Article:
Blaeu Atlas of Scotland, 1654
|Name:||Blaeu, Joan, 1596-1673|
|Zoom Into Map:||Click on the image to view in greater detail|
Scroll through pages:
Translation of text:
UIST (Section Note)
Uist runs from these to the north, thirty four miles long, six miles wide. This island when the tide flows in in two places gives the impression of three islands: when the tide recedes and the sands are again revealed, it comes together into one. In it are very many fresh-water lochs: but there is one of particular size, three miles long. The sea by eating out the land has opened a path to it, and although the inhabitants set up a sixty-foot dam it could not be prevented from creeping between the large rocks which were badly joined, and often leaving behind small sea-fish. In it a fish is caught in other respects similar to a salmon, except that it has a white belly and a black back, and like a salmon has no scales. Likewise in it there are almost innumerable fresh-water lochs. It has caves covered with heather and hiding-places for robbers. In it are five churches. Then eight miles to the east lies Heisker or Monach Island, so called I think because it belongs to the Nuns of Iona. Then a little further to the north rises Haskeir, at which at a certain time of year seals gather in large numbers and are caught. About sixty miles beyond this to the north west is Hirta, productive of crops, cattle and especially sheep, and it gives birth to larger ones than any of the other islands. The inhabitants are ignorant of almost all arts and especially religion. To it after the summer solstice the lord of the island sends his procurator to collect the taxes, and along with him a priest to baptise the children born in the previous year; should he be unable to go, each man baptises his own children. They pay to the lord a certain number of seals, of sun-dried wethers, and of sea-birds. The whole island does not exceed a mile in length, almost the same in width, nor can any part of it be seen from any of the other islands, except three mountains that rise on the coast, which can be seen from higher points. On these mountains there are sheep of outstanding beauty; but because of the violence of the tide of the sea hardly anyone can approach them. Now to return to Uist, off its northern promontory is situated the island of Vallay, a mile wide, twice as long.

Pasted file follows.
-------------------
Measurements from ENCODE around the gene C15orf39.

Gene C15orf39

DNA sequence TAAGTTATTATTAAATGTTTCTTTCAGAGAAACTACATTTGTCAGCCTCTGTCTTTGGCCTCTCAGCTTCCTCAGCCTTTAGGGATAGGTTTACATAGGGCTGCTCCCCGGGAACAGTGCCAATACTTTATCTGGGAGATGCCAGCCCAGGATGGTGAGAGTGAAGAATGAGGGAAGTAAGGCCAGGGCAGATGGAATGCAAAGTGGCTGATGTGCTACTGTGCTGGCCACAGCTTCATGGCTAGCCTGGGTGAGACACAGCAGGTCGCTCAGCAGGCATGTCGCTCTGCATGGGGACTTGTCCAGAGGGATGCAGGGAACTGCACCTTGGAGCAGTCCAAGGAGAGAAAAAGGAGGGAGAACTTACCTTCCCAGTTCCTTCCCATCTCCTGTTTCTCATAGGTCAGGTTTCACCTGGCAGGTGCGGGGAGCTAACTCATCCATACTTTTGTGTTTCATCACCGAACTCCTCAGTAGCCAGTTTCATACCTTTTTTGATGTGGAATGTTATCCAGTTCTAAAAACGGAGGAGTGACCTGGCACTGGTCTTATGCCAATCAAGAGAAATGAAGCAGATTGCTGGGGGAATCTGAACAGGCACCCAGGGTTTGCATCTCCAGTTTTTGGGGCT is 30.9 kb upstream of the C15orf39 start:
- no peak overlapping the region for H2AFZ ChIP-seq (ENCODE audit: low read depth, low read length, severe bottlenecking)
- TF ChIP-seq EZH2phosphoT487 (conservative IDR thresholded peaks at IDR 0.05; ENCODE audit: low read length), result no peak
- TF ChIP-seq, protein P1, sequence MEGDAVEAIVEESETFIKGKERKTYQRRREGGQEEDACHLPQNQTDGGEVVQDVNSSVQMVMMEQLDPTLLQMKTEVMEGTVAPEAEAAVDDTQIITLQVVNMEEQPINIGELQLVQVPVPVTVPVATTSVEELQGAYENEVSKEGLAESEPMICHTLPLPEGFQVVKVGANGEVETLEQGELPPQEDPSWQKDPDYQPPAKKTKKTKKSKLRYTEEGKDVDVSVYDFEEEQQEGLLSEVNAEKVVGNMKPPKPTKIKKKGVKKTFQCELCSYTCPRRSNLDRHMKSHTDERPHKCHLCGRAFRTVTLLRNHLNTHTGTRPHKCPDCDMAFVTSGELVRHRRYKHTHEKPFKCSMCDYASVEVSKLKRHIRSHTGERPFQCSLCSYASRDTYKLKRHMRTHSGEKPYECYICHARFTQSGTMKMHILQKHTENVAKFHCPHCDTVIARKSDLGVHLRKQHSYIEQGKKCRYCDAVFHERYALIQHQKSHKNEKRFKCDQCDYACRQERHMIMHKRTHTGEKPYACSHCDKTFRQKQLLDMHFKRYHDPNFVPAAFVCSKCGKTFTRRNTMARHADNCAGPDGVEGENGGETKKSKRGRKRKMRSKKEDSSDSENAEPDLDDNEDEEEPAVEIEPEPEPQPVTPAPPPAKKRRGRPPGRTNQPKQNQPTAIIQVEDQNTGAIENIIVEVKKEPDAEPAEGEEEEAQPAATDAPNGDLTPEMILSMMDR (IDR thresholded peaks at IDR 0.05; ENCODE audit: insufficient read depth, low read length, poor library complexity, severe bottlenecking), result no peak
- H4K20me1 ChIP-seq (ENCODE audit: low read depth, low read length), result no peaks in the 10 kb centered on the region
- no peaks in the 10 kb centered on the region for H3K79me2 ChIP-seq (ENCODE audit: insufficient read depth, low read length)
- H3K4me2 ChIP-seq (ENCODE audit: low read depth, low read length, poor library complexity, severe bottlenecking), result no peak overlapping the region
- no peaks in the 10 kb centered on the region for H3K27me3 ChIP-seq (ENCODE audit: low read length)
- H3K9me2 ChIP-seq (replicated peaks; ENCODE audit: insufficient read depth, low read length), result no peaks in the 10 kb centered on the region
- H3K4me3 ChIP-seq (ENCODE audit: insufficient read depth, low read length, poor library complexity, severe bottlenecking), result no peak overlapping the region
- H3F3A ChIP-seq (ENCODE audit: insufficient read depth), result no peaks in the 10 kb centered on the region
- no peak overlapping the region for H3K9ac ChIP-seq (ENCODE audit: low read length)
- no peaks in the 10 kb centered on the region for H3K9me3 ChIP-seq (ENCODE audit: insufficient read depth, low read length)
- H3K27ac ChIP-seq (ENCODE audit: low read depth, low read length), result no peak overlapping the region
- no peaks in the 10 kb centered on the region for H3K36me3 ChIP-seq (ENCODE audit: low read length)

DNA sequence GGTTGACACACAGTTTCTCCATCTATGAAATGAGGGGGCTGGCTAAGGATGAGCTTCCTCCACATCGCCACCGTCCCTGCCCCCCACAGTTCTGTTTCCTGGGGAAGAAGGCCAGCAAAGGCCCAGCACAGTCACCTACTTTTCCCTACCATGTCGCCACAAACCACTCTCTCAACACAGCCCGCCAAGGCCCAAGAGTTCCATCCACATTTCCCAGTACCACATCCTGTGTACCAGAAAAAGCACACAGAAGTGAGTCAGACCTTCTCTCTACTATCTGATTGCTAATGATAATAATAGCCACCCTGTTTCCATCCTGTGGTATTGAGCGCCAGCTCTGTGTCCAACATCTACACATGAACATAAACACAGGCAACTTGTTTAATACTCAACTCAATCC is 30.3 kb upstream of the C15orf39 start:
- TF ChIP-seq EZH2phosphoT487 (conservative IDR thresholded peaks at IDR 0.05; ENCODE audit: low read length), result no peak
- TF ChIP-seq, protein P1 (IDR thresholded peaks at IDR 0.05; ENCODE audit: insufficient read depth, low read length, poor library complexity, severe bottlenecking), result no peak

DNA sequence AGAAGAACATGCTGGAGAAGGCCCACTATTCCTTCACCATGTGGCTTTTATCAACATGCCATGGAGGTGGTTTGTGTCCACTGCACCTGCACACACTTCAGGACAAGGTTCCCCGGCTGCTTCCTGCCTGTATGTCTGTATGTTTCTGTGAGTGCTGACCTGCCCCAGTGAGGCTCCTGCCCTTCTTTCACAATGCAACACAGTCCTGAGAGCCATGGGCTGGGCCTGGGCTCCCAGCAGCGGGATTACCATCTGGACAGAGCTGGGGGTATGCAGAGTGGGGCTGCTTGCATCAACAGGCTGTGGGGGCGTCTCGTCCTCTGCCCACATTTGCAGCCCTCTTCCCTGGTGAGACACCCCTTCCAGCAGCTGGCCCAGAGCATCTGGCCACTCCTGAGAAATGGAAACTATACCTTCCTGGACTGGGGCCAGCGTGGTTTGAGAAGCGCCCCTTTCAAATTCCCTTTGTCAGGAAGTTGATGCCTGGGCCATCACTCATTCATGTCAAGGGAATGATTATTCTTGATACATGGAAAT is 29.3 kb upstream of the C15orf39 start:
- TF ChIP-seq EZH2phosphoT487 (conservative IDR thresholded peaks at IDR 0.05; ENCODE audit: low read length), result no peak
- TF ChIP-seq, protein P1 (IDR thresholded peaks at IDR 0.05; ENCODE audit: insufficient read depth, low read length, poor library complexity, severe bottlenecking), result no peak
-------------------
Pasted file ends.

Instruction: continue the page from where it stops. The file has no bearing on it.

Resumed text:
HARRIS (Section Note)